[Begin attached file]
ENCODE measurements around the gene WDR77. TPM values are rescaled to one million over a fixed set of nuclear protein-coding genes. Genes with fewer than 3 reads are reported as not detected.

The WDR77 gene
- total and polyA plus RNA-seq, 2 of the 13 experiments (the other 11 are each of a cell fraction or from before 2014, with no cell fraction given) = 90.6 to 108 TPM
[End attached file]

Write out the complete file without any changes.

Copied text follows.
ENCODE measurements around the gene WDR77. TPM values are rescaled to one million over a fixed set of nuclear protein-coding genes. Genes with fewer than 3 reads are reported as not detected.

The WDR77 gene
- total and polyA plus RNA-seq, 2 of the 13 experiments (the other 11 are each of a cell fraction or from before 2014, with no cell fraction given) = 90.6 to 108 TPM